Parliament recently passed laws dissolving Rwanda Natural Resources Authority (RNRA) and replacing it with three independent and specialised bodies focused on oil, gas, and minerals as well as land, water, and forestry.
RNRA was formed in 2010 following the merger of National Land Centre, National Forestry Authority, and Rwanda Geology and Mines Authority to streamline services.
However, many events had overtaken the agency and it was said to be no longer fit to deliver on new goals in way of maximising effort in exploration and exploitation of minerals, oil, and gas, as well as efficient management of land, water, and forests.
Briefing Parliament on the rationale of the changes, the Minister for Natural Resources, Dr Vincent Biruta, indicated that intended results under RNRA were not satisfactorily achieved.
Parliament agreed and Prime Ngabonziza’s nomination as director-general of Rwanda Water and Forestry Authority was endorsed.
In an interview, Ngabonziza said the new agency will entirely focus more on the management of the country’s water and forest resources.
Establishing the Rwanda Water and Forestry Authority implies a significant shift in the way of doing things, especially because water and forestry resources will now get the attention they deserve, according to Ngabonziza.
“Forestry is one of the biggest elements providing jobs, food, and income to people. Water and forestry are so wide and we can’t look at forests without minding water,” Ngabonziza told The New Times in a recent interview at his new office, days after he started work.
“The purpose of having Rwanda Water and Forestry Authority is to enable better management of water and forestry as natural resources.”
National Forestry Policy
What he is keen on now, he pointed out, is speeding up ongoing work to finalise a National Forestry Policy. A draft of the policy is ready for validation.
“Many things have been done. What we need to do is speed up the process. The National Forestry Policy contains strategic plans which will allow implementation of policies.”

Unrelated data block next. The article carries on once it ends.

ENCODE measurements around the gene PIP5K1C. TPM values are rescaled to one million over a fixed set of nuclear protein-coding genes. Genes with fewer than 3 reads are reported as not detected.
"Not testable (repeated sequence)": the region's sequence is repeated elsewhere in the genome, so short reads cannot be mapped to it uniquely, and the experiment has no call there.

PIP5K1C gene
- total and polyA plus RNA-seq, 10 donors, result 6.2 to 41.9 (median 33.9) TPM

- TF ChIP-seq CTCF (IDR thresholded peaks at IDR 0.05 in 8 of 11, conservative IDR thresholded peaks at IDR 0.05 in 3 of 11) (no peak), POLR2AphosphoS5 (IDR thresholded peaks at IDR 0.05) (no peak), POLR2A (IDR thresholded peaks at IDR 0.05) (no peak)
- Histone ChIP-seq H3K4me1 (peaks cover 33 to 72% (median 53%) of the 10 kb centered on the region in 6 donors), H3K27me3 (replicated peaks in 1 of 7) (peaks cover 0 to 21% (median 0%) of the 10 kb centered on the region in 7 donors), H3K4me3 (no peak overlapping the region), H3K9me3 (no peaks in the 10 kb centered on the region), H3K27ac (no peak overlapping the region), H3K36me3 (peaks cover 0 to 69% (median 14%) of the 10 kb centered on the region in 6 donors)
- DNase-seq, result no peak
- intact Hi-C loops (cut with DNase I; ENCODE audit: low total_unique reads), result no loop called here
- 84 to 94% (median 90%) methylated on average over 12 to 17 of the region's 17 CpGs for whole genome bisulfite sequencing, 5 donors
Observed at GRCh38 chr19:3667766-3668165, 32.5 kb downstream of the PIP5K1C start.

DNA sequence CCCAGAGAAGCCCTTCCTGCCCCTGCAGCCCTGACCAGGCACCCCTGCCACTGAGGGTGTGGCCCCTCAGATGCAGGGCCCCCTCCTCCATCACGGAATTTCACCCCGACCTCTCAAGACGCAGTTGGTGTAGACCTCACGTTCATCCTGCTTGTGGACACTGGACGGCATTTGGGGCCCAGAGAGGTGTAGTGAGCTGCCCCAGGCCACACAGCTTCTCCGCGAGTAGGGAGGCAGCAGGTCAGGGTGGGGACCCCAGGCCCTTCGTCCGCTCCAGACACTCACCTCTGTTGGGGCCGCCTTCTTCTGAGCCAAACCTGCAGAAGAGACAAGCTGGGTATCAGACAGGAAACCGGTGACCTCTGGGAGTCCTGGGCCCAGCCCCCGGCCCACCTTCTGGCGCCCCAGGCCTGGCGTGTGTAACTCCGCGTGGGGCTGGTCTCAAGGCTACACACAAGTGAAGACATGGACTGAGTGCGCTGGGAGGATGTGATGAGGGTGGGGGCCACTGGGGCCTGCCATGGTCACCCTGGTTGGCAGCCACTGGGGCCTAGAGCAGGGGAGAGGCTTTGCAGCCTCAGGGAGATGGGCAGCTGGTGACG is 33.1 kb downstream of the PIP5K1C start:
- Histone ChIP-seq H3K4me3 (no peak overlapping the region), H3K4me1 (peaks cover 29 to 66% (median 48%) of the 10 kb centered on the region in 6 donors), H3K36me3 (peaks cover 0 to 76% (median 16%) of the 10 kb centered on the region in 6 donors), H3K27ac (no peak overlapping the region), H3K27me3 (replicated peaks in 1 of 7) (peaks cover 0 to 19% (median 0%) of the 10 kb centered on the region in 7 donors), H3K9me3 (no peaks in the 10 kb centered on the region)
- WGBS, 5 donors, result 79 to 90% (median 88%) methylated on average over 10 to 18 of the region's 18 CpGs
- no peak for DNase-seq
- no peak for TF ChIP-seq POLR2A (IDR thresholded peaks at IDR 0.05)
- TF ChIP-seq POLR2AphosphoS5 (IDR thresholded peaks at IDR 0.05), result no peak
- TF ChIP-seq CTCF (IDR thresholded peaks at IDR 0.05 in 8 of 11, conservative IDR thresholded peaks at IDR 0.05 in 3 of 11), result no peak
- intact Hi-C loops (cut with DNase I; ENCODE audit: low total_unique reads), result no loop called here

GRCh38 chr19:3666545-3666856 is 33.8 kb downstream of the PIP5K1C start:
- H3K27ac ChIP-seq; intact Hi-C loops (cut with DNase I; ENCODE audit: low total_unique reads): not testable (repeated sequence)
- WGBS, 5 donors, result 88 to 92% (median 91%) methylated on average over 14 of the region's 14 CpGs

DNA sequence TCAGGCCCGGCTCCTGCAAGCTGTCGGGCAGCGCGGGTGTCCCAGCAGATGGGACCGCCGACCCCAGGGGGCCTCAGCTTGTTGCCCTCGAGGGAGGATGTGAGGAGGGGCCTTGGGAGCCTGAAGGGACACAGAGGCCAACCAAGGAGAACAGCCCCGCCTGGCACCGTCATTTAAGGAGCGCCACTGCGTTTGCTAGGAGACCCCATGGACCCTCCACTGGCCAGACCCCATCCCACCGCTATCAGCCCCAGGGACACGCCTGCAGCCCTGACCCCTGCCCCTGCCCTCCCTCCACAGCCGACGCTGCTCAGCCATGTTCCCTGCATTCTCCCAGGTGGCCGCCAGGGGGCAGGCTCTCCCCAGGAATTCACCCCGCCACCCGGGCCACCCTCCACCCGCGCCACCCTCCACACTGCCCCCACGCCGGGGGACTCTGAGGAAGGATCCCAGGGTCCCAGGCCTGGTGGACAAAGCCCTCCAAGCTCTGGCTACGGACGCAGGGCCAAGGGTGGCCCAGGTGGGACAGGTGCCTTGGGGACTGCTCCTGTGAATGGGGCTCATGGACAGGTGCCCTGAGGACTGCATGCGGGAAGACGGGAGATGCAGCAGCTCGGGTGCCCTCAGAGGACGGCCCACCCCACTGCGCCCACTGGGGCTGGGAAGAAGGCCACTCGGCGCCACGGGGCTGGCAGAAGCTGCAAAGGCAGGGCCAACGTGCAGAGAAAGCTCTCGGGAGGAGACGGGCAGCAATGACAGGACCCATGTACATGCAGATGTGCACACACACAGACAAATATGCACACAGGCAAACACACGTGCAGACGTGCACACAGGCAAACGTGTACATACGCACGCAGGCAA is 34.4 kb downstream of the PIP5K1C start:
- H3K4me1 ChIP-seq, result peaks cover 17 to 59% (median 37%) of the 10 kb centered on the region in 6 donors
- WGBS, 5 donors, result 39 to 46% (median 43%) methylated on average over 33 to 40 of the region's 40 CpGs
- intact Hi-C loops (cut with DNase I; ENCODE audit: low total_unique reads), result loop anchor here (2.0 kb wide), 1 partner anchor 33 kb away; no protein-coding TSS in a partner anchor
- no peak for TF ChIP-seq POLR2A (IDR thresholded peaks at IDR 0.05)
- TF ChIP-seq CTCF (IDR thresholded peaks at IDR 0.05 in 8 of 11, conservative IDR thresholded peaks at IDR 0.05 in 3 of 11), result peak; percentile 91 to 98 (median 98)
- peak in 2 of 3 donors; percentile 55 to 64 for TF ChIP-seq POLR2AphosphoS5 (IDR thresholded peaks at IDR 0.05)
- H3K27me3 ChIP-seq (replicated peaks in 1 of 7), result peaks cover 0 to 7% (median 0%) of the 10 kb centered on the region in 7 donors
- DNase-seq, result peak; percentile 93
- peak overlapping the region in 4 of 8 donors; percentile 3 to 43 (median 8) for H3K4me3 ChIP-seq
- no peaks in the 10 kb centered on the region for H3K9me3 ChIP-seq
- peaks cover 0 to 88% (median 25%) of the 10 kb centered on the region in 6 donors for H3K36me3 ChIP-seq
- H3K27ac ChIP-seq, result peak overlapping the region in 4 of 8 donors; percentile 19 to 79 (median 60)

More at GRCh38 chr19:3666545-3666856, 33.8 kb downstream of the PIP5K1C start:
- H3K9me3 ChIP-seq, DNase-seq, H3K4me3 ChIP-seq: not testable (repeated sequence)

Ngabonziza said the new agency will carry on from where the RNRA had reached; focus on public-private partnerships, and turn forestry into an income generation sector instead of merely being regarded as an energy source.
“We want to look at forestry as a business; an important income generator. My job is to deliver on the economic development and poverty reduction strategy targets.
“We also have a mandate to ensure that our soil is protected. And, we need to see our country shifting from thinking that forests are just sources of energy, and see at least only 50 per cent of the population use forests as source of energy.”
The National Forestry Policy, Ngabonziza said, will soon detail how the goals will be accomplished.
Public awareness, he says, will also be crucial as the population – for example – needs to embrace use of improved energy saving stoves.
Ngabonziza said they are developing a forest management plan that shows how the country can overcome issues in management of the woodlands.
Excessive and indiscriminate cutting of forests, uneven distribution of forest resources, insufficiency of data on the forestry sector, and relying on monoculture or the dominance of one species, especially of eucalyptus, were some of the constraints in the forestry sector listed in the 2010 National Forestry Policy.
Ngabonziza said the problem now is siltation (earthy matter, fine sand), or the like being carried by running water and deposited as sediment – and “what is needed is a catchment plan for the country.”
The catchment plan, a small segment of a wider plan, is set to be completed in March, he said.
“We are taking water as a priority. Before, it was taken as some kind of department in a bigger institution [RNRA] without the weight it should have been given,” he said.